“Lady in the Looking-Glass: A Reflection”

In the past few weeks, in Literature, we have been working on one of Virginia Woolf’s stories called “Lady in the Looking-Glass: A Reflection”. At first we learned about Woolf’s early life and as a writer as an introduction. Then we went on to read the story. Once we were finished we were set in pairs to answer six questions out of eleven from which we could choose, and two extra assignments. I answered jointedly with Juana Zufriategui. These are the following:

1. The unnamed narrator attempts to construct a portrait of the Isabella Tyson that consists of her outer self and her inner self. The portrait is reflected in the objects inside and outside the house as they reflect in the mirror. Describe the images reflected in the mirror.

On the one hand, the images of the inside of the house reflect darkness, which symbolises that Isabella is dead inside. It portrays her by using all the powerful and negative characteristics of the human being. Woolf uses a simile to illustrate the dark side of man: “the room had its passions and rages and envies and sorrows coming over it and clouding it, like a human being.” In the same descriptive words, she uses sibilance which intensifies the fact that everything in the room was asleep, silent, dead. Besides, she talks about “sighing and ceasing sounds” to represent the chaos and evilness of the thoughts that rumbled in her head, perturbing her.

On the other hand, the images of the outside of the house reflect life, which symbolises the way in which Isabella shows herself to other people. It is a superficial portrayal of Isabella. In order to hinder her inner chaos, she uses nature, the garden, strewn with different and colourful flowers. Woolf uses specific flowers to symbolize certain features that Isabella fakes. The sunflower stands for loyalty, longevity, adoration, lavender stands for elegance femininity and grace, the convolvulus is extinguished hope and eternal sleep and the daisy stands for innocence of child and purity of thought. All of these things, she pretends to be, yet, actually, she is everything but those things.  

2. What kind of contrast is there between the objects inside the house and outside the house, as they are reflected in the mirror?

The objects that are inside the house are in a complete chaos and turbulence, “ nothing stayed the same for two seconds together” meaning that through the use of obscure objects, the narrator expresses movement in a sorrowful and depressive tone. Whereas the objects outside are well organized and taken care of. We can see this in a “perpetual sighing and ceasing sound, the voice of the transient and the perishing, it seemed, coming and going like human breath”. through the previous simile, the narrator is foreshadowing the fact that isabella is dead but alive as she has no emotions or thoughts, but she stated the appearance isabella portrays at the looking glass reflection. This has a strong relationship with isabella herself, since her person is composed like this. On the outside, she looks like an organized person while on her interior she is a mess. She is “superficial and perfectly empty”. The narrator portrays this through the use of different objects in order to describe diverse personalities. “ ig was a strange contrast— all changing here, all stillness there”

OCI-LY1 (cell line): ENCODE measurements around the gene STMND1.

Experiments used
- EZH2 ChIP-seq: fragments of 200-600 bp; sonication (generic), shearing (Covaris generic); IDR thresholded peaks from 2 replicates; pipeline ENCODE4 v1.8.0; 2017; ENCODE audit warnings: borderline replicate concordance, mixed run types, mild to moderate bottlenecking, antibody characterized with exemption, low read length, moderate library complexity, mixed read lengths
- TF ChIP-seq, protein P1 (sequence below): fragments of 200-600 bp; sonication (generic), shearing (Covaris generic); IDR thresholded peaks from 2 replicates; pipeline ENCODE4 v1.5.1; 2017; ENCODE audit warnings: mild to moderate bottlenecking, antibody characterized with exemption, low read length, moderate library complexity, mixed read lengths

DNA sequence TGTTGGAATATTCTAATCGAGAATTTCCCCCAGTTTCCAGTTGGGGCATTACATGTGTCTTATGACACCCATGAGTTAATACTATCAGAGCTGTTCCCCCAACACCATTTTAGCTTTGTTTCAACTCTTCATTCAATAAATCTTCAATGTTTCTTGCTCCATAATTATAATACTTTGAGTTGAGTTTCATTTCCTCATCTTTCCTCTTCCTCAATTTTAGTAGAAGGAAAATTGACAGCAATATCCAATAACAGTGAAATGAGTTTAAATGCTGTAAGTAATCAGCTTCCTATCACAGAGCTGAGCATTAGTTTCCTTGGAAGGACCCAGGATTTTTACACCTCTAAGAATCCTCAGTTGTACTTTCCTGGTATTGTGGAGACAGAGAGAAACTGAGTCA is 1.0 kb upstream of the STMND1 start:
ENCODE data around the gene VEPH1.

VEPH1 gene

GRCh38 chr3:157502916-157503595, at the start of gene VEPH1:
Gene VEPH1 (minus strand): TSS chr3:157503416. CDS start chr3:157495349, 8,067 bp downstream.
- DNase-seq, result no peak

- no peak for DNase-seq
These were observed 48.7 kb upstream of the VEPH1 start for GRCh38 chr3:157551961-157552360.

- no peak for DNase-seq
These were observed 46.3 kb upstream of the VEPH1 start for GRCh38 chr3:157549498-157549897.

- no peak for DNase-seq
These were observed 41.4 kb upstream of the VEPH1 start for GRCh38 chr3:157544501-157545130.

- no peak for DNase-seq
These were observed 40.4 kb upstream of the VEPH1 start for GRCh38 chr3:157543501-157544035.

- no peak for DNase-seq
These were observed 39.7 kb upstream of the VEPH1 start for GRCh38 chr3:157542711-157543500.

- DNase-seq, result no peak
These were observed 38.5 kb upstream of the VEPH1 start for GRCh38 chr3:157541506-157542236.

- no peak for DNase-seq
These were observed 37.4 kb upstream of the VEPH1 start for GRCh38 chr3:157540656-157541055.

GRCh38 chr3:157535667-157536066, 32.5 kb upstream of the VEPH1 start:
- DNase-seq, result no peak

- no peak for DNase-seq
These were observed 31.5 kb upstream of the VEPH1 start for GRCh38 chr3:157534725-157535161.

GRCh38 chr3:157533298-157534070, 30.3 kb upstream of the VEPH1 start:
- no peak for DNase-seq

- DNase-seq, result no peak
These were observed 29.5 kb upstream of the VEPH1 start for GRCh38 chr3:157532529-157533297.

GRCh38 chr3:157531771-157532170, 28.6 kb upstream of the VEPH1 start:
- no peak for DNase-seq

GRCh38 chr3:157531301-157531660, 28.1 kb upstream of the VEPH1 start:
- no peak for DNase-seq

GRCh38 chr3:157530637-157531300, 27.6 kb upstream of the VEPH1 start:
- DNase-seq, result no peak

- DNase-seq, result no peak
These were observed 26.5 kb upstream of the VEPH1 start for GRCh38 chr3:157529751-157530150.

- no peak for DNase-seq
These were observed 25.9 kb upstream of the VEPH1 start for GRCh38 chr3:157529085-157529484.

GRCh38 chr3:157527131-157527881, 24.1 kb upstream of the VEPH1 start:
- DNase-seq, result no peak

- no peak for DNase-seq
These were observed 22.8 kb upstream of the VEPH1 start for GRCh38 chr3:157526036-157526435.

3. Describe how the narrator attempts to compose the portrait through the mood inside the room, through her own imagination, and through the presentation of Isabella in the mirror.

All throughout the story, as the readers, we think that we know perfectly well how Isabella Tyson is. However, as the last paragraph unfolds, we acknowledge that what we think the narrator was certain about, was not. At the beginning of the story we see her as a very social woman. We believed all these assumptions that they were “letters of intimacy and affection, violent letters of jealousy and reproach, terrible final words of parting”. We think that she united with many of her friends and wrote to others due to the vast amount of letters that she concealed in her drawers. 

By the symbolism of the flowers strewn along the garden we imagine that she was adored, loyal, elegant, graceful and innocent. This is regarding the “sunflowers”, the “lavender” and the “daisies”. Through the narrator’s words: “she must be happy”. We assume that because of the way in which she acts, she superficially shows to the others, that we know who and how she is. Nevertheless, as she approached the looking-glass, getting closer and into the light, flicking away the things in the room that were blotting her out, we can actually see that those letters that we thought were connections with old friends were, instead, old bills that she was not willing to pay. We finally see the “truth”.

4. What material objects inside and outside the house does the narrator use to imagine Isabella’s life?

The narrator uses flowers to imagine isabella’s life. He describes her life through her appearance “ her trance of immortality”, “white and violet blossoms”, sunflowers”. He also describes how organized she is and how delightful her life is as she gently pick up flowers on the garden in her “thin summer dress”. Afterwards, the narrator says that she is rich and has travelled a lot because of all the objects that may have bought in “the most obscure corners of the world” such as “ the rugs, the chairs, the cabinets which now lived their nocturnal life before one’s eyes” meaning that actually isabella’s head is so messed up that even the furniture is moving around at night.